A Mother's Fight to Keep Her Son Safe in School

Sep 05, 2008
ACLU of Northern California

Page Media

ACLU of Northern CA

"My greatest hope for Robby is that he will just grow up accepting and loving himself," said his mother, Tracy Martinazzi, who took on a school district -- and a way of thinking -- that allowed her son to be the victim of name-calling, taunts, and, finally, brutal physical abuse based on his sexual orientation.

"And I really want my son to grow up without a victim mentality. I want him to be able to say I am not a victim. Hopefully, this will be a positive move in that direction."

The "move" Martinazzi is referring to is a settlement the family negotiated through the ACLU of Northern California with her son's Northern California school district that contains a comprehensive series of steps the district has taken to protect students from anti-gay harassment and discrimination.

Taunting Since the Third Grade

Throughout her son's elementary and middle school years, Martinazzi tried to get school officials at the Upper Lake Union Elementary School District to take notice and protect Robby.

Some teachers and administrators seemed sympathetic, but nobody took adequate action, despite that fact that state and federal laws require school officials to intervene when they are made aware of LGBT harassment and discrimination.

One principal told Martinazzi that Robby was "flitting around" and "drawing attention to himself."

Martinazzi remembers responding, "He could wear a dress and lipstick to school and it doesn't give people the right to hurt him."

Harassment Leads to Falling Grades

The harassment seemed never-ending. "I can't remember a day at school when I wasn't called a faggot or gay," Robby said.

As a result of the traumatizing environment, Robby, who had always loved school, saw his grades start to plummet. By the eighth grade, he was failing all his classes.

A Vicious Attack

In the fall of 2007, a group of boys attacked Robby in his school locker room after gym class, knocking him to the ground and kicking him in the stomach, head, and sides while screaming "fag" and "queer" at him.

"I gave the principal three days to do something after the attack," Martinazzi said. The boys who left Robby battered and bruised were given a three-day suspension, something Martinazzi and her family thought was completely inappropriate given the gravity of the incident.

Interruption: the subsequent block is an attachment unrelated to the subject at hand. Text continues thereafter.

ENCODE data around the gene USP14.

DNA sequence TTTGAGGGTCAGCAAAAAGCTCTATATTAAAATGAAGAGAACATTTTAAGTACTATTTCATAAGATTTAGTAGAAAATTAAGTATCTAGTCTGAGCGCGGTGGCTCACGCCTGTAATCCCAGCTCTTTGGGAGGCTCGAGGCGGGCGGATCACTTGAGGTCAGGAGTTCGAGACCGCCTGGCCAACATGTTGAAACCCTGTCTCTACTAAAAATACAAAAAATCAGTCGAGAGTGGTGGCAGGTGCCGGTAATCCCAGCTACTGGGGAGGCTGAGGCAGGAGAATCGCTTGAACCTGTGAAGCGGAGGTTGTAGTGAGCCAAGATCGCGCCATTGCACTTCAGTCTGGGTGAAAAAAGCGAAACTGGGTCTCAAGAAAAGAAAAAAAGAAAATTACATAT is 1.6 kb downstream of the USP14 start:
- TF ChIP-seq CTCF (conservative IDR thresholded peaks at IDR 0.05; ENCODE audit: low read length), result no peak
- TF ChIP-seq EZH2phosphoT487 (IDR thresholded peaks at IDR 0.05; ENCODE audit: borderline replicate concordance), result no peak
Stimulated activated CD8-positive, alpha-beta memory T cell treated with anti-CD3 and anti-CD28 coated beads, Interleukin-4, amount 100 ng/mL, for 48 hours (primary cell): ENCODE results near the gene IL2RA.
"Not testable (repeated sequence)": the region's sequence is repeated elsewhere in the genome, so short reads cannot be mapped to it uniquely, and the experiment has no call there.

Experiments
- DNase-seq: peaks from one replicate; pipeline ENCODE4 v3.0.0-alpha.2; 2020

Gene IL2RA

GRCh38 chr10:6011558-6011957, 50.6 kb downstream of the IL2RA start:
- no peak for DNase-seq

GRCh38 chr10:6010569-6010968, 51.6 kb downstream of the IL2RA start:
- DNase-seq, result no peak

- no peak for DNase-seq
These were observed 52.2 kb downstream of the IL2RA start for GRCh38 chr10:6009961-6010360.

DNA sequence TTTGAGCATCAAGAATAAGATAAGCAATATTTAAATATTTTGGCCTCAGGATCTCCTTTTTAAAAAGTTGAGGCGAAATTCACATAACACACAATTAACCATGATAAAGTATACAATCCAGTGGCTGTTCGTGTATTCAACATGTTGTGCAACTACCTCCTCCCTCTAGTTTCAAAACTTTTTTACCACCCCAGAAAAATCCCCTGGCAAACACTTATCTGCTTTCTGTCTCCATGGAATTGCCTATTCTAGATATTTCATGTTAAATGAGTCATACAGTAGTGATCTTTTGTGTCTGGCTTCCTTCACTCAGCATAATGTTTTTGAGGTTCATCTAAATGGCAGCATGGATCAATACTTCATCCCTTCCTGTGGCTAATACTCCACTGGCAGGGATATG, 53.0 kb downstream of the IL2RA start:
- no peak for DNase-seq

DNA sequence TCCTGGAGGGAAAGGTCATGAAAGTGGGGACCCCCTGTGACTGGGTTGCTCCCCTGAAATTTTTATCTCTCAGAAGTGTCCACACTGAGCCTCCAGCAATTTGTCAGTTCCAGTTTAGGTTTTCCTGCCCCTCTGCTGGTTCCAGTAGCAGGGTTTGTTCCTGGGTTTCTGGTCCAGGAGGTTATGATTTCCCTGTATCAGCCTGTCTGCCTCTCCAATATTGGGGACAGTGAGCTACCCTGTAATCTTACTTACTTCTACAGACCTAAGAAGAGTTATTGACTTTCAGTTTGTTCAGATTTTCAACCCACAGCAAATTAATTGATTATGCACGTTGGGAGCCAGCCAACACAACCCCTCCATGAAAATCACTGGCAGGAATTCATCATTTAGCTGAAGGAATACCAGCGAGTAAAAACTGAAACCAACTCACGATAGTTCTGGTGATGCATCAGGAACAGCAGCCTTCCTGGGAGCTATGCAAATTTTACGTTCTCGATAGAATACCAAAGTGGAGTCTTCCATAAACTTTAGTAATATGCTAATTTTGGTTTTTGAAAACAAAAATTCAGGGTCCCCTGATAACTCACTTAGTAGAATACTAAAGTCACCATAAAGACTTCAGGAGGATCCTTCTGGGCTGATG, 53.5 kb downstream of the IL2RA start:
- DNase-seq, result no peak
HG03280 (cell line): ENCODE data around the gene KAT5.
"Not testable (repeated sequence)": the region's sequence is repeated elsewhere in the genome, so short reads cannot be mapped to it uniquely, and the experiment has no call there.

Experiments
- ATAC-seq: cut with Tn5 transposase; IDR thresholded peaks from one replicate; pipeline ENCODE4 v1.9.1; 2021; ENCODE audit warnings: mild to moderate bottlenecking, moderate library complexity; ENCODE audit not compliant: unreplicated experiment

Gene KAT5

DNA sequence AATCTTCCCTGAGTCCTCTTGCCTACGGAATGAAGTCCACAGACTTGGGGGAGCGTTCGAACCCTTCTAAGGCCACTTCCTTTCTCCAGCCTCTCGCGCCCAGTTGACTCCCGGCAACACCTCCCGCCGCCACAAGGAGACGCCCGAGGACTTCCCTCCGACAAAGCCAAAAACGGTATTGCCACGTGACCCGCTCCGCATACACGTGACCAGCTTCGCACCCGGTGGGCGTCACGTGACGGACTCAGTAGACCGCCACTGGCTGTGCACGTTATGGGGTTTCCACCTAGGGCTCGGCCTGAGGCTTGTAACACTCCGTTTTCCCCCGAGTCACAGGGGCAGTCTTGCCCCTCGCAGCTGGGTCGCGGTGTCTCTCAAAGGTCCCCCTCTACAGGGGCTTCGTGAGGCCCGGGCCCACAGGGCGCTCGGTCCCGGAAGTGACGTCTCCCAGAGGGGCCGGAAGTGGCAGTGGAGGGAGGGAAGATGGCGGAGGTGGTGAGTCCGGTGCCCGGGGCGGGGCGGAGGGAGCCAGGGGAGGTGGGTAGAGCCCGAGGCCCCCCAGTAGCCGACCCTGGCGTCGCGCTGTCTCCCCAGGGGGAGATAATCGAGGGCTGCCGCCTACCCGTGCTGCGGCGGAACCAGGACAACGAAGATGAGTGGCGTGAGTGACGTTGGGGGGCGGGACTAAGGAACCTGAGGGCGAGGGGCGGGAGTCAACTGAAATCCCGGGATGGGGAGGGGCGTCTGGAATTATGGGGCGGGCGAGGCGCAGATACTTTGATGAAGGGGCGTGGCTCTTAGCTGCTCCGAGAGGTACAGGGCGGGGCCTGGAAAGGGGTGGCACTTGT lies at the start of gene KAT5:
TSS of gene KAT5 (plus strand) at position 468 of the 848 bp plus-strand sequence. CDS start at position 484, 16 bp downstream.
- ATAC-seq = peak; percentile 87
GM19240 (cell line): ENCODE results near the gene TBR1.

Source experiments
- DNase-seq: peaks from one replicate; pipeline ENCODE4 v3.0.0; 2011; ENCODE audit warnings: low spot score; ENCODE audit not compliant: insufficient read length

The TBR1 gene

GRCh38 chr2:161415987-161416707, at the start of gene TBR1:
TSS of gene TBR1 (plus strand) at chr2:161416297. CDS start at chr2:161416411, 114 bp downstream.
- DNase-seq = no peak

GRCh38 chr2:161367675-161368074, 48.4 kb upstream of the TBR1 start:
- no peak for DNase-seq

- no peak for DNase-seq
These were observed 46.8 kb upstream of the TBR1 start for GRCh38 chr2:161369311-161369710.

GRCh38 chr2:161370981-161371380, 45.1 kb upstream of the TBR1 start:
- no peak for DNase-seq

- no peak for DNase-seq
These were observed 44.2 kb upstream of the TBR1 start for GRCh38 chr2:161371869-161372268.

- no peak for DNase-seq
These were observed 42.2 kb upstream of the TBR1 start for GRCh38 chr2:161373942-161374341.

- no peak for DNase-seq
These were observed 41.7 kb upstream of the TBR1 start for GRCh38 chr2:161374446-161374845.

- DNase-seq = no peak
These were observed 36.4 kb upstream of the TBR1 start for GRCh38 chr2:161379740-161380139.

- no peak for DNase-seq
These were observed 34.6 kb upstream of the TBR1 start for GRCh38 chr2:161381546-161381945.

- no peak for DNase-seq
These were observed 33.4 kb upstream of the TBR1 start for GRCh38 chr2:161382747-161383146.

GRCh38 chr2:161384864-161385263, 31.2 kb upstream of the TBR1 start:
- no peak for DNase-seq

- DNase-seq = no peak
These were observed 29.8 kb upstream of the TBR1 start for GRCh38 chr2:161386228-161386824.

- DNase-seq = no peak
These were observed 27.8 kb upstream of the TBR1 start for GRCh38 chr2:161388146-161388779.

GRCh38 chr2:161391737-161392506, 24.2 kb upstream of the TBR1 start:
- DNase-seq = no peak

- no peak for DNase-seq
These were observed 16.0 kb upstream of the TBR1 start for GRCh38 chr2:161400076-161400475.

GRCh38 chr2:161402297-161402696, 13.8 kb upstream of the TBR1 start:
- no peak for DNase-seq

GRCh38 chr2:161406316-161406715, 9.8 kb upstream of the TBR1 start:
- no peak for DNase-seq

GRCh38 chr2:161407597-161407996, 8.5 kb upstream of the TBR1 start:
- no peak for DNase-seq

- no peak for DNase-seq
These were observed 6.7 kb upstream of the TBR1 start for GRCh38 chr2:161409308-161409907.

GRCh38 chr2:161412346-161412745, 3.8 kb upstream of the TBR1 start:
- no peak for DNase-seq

"I thought, is my boy going to have to be killed before things change?" Martinazzi said. "And we really thought that the next thing that was going to happen was that we were going to get a phone call saying that Robby had been killed."

That's when the family called the ACLU of Northern California. As part of the settlement, the district adopted clearanti-harassment and discrimination policies, will educate students about the harmful effects of discrimination, and will train teachers in effective intervention strategies.


Steps Toward Empowerment

Robby also started a Gay/Straight Alliance Club at his middle school, which the district is required to maintain under the settlement. Martinazzi believes starting the club helped empower her son.

Despite some negative remarks and hateful comments posted on blogs, Martinazzi has no regrets about taking a stand rather than moving her son to a different school district.

"My son has the right to be who he is no matter where he lives or goes to school," she said. "I hope that people will learn to accept the differences in others and see diversity as something to enrich our lives."


The Right to Education Without Fear

Martinazzi said there have been community members who have thanked her for her bravery.

"I think a lot of people realized that hate was going on in our community, when they didn't realize it before," she said. "It was kind of like, damn, it does happen here, and we do need to do more teaching, and we do need to reach out more."

Robby agrees.

"If there's one thing I've learned through this experience, it's that everyone has the right to get an education without the fear of harassment or attack," he said. "I hope that because of the policy changes we fought for, other kids won't have to go through what I went through."


Robby's Pride

Robby added that he's proud that he "had the chance to help make my school a safer place for LGBT kids."

Martinazzi said Robby's struggles are not over; the emotional scars will take time to heal. But she is optimistic.

"I think that right now, Robby is finding his inner strength and coming to understand that the way other people perceive him doesn't have to define who he is."